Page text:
District Court declines to set aside debt judgment on basis of alleged unfairness
2016 case note - District Court declined to set aside judgment - no reasonable grounds of defence and could not establish a miscarriage of justice.
The defendant unsuccessfully applied to set aside a judgment of debt obtained by the Commissioner of Inland Revenue (“Commissioner”). The District Court declined to set aside the judgment on the basis that the defendant had no reasonable grounds of defence and could not establish that a miscarriage of justice had occurred.
The defendant applied to set aside a debt judgment given on 17 June 2015 (and later sealed) in favour of the Commissioner in the sum of $137,303.10.
The Commissioner’s claim was in respect of goods and services tax (“GST”), late payment penalties and interest. The proceedings in respect of the claim were filed on 2 December 2014 and were served on the defendant on 24 January 2015.
No statement of defence was filed by the defendant, and subsequently the Commissioner sought default judgment by way of formal proof pursuant to r 15.9 of the District Court Rules 2014 (“DCR”). The matter was listed for a formal proof hearing on 25 May 2015 and notice was sent to the defendant regarding the date of the hearing.
On 25 May 2015, the defendant appeared in person and asserted that he had not been served with the proceedings and disputed the amount claimed. The hearing was adjourned until 27 June 2015.
On 27 June 2015, the defendant conceded that the proceedings were properly served on him but sought a further adjournment to see whether settlement could be reached between the parties. This was declined and judgment was entered for the Commissioner.
On 15 June 2016, the defendant applied to set aside the judgment asserting that he had a substantial ground of defence that he could now prove.
The Court declined the defendant’s application to set aside on the grounds that he did not have a reasonable ground of defence.
The Court referred to DCR 15.10 which provides that a judgment by default may be set aside, or varied by the court if it appears that there has, or may have been, a miscarriage of justice. The Court cited Russell v Cox  NZLR 654 and said that in determining the Court’s overriding consideration of the interests of justice, the Court will generally consider: whether the defendant’s failure to file a statement of defence was excusable; whether the defendant had a substantial ground of defence; and whether the plaintiff would suffer irreparable injury if the judgment was set aside.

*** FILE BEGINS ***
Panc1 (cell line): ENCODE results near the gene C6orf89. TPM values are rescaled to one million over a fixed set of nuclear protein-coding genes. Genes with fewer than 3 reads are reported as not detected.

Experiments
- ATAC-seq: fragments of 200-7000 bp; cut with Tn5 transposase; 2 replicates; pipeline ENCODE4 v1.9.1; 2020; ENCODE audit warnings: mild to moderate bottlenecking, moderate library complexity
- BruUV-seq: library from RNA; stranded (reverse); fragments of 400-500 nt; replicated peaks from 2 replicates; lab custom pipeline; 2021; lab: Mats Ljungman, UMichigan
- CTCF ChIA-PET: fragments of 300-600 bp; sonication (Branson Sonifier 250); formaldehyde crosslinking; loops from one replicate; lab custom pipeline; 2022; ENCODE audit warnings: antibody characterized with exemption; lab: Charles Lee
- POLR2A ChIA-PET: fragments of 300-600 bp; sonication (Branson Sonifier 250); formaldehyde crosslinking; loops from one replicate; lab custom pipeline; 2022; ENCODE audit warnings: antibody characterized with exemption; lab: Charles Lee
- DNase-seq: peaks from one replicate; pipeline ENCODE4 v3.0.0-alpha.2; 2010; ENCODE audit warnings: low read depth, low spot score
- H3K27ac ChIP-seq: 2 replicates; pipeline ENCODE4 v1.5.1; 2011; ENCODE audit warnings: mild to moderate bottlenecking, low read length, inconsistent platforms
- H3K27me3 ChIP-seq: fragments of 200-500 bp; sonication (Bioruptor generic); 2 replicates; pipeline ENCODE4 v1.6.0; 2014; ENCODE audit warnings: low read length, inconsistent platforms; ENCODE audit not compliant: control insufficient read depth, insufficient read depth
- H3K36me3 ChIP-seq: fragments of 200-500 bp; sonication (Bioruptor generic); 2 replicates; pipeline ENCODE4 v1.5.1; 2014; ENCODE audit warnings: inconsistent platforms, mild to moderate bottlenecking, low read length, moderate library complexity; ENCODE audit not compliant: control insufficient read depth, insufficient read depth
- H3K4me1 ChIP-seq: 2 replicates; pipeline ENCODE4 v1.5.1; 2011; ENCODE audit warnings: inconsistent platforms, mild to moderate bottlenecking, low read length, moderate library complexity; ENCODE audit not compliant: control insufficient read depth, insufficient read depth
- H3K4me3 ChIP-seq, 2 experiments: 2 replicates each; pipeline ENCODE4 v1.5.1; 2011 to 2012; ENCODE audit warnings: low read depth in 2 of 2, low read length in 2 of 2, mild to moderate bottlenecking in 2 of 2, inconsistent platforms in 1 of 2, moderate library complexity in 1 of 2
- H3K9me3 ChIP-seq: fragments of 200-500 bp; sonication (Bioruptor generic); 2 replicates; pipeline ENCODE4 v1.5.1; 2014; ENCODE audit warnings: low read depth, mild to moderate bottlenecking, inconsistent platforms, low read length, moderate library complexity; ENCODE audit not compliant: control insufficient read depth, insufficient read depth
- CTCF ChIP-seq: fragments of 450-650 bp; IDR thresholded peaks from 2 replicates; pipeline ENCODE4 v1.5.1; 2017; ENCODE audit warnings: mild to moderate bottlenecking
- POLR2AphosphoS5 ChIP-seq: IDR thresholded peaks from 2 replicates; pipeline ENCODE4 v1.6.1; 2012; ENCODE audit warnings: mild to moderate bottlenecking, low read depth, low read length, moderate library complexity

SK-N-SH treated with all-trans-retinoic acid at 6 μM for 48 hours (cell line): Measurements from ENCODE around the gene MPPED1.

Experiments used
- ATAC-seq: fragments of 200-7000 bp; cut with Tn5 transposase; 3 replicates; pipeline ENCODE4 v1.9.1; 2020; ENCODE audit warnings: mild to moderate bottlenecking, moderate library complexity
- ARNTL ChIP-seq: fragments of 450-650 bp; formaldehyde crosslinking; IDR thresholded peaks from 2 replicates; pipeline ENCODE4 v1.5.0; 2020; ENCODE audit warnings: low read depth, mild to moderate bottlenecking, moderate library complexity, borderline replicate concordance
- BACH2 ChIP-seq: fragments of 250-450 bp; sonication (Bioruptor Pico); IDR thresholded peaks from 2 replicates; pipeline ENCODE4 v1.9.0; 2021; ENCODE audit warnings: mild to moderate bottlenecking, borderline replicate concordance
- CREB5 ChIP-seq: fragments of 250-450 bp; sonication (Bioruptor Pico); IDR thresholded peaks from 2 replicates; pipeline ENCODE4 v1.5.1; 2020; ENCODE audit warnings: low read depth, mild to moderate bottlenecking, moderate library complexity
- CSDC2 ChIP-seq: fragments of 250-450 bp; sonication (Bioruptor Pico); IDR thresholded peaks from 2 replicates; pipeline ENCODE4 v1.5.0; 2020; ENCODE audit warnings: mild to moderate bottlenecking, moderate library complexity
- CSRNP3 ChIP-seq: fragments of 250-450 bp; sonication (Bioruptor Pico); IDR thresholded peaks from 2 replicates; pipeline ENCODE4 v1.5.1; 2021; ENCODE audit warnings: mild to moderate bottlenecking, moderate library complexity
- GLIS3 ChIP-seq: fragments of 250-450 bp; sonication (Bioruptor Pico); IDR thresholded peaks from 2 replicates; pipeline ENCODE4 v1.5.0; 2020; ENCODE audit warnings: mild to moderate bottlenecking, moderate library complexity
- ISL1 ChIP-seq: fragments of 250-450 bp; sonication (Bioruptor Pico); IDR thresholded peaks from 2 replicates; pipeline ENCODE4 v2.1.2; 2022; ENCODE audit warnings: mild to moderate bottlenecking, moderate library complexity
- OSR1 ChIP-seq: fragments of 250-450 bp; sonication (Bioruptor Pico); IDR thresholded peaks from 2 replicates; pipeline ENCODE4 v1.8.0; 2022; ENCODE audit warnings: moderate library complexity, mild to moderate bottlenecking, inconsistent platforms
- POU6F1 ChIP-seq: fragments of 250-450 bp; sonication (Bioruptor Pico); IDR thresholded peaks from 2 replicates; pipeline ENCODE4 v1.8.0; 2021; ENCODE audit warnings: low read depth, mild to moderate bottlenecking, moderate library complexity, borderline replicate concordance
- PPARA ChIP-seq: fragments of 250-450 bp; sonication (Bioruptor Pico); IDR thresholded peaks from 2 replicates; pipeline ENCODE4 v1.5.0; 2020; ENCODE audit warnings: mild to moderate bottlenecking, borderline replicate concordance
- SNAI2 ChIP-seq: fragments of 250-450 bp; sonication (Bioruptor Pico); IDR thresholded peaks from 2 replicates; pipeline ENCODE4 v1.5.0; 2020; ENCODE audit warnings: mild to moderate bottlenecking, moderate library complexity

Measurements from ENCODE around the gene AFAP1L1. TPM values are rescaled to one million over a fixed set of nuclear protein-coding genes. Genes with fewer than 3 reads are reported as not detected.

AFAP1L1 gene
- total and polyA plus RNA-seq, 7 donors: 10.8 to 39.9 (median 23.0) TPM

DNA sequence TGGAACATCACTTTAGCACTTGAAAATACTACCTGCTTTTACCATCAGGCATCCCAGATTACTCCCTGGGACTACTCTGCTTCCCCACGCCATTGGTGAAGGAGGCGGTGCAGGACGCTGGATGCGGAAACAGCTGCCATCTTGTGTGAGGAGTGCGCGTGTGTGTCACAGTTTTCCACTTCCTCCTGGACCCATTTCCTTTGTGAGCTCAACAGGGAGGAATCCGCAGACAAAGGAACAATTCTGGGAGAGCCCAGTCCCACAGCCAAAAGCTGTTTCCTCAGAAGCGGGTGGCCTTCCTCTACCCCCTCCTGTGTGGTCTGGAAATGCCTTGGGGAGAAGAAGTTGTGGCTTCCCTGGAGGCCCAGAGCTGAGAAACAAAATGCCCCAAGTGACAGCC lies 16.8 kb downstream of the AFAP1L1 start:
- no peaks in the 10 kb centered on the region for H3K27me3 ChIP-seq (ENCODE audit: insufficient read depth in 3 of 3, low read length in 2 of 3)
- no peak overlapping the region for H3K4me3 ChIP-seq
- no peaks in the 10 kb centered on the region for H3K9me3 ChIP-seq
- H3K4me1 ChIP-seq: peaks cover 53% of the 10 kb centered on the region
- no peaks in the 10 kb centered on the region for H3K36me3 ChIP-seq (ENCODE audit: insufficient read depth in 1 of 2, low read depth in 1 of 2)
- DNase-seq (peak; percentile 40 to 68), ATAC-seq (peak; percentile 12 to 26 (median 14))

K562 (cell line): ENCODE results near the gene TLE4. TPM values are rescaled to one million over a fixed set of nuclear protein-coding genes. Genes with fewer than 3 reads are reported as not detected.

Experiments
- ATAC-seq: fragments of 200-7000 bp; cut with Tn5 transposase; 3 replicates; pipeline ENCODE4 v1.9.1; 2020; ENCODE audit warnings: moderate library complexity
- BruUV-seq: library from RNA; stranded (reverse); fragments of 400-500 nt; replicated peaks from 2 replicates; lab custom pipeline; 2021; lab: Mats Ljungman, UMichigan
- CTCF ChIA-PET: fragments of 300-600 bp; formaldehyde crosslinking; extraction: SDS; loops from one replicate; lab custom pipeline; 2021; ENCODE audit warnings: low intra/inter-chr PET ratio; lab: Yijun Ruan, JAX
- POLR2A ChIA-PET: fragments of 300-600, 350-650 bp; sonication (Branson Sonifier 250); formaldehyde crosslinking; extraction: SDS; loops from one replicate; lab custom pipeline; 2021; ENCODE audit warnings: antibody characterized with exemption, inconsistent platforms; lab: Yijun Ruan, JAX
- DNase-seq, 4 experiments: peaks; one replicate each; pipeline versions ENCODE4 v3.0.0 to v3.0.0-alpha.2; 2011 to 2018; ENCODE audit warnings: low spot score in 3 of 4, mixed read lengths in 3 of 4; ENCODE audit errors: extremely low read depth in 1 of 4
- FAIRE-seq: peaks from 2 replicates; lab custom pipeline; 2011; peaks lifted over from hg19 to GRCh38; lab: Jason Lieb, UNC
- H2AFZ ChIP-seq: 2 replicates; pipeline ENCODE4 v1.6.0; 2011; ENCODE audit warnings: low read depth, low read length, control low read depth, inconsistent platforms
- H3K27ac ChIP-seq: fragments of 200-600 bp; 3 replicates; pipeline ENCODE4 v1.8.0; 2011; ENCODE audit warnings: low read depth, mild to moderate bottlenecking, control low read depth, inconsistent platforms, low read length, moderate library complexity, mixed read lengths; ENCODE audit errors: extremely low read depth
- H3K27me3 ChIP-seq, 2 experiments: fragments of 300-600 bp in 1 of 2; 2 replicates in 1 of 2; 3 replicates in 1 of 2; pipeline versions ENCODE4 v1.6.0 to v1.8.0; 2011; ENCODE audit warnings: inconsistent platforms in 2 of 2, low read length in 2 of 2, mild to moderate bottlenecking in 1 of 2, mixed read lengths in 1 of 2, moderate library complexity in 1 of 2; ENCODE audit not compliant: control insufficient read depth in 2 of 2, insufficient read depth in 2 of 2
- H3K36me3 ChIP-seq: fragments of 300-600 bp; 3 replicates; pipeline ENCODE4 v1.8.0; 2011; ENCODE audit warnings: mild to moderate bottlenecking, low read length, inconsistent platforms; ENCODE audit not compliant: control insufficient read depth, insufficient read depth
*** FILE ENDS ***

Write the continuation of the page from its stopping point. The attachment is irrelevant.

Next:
The defendant’s tax liability arose out of a GST debt owed by a trust of which the defendant was a trustee; the defendant is liable as a trustee for the unpaid GST debt of the trust pursuant to s 57 of the Goods and Services Tax Act 1975 (sic). In 2003, the core amount of GST owed by the defendant was $17,693.65. This amount has remained unpaid since July 2003 and with the addition of penalties and interest, the liability increased over the 12 year period until judgment to a sum of $137,303.10.
Citing s 109 of the Tax Administration Act 1994 (“TAA”) which states that disputable decisions are deemed correct except in challenge proceedings, the Court held that the defendant had no defence to his claim in relation to the core tax liability.
In relation to the interest component of the defendant’s claim, the Court cited ss 120D and 120I of the TAA, which state that a taxpayer is liable to pay interest on unpaid tax in accordance with Part 7 of the TAA (s 120D) and a taxpayer may not object to or challenge the imposition of interest payable under Part 7 (TAA, s 120I).
The defendant accepted that he could not challenge the core tax liability or the interest liability. However the defendant referred to the Commissioner’s obligations under s 6 of the TAA and argued that it was not fair for the Commissioner to seek to recover the amount claimed (particularly in relation to the interest) because IRD “sat on its hands” for 6 years before seeking judgment. The Court noted that the Commissioner did not accept the allegation and asserted the Commissioner had been endeavouring to resolve the defendant’s tax issues during that time.
The Court found that in assessing the defendant’s liability the Commissioner was doing exactly what the law required. The defendant was attempting “by back door means” to judicially review an administrative action in the District Court; judicial review is outside the jurisdiction of the District Court and has very limited application in relation to tax. In any event, the Court considered the argument had no merit as “fairly” in the context of s 6 does not relate to a “taxpayer’s subjective concepts of fair play”. Rather the Commissioner is required to act lawfully and carry out her lawful duties fairly and impartially between taxpayers and “according to law”.
The Court cited TRA No 95/086 (1996) 17 NZTC 7,534 (TRA), where Judge Barber stated that “[t]he Commissioner’s role…is not to act fairly, it is to act lawfully by taking from each taxpayer no more and no less than is that person’s lawful obligation to pay.”
District Court Rules 2014, Tax Administration Act 1994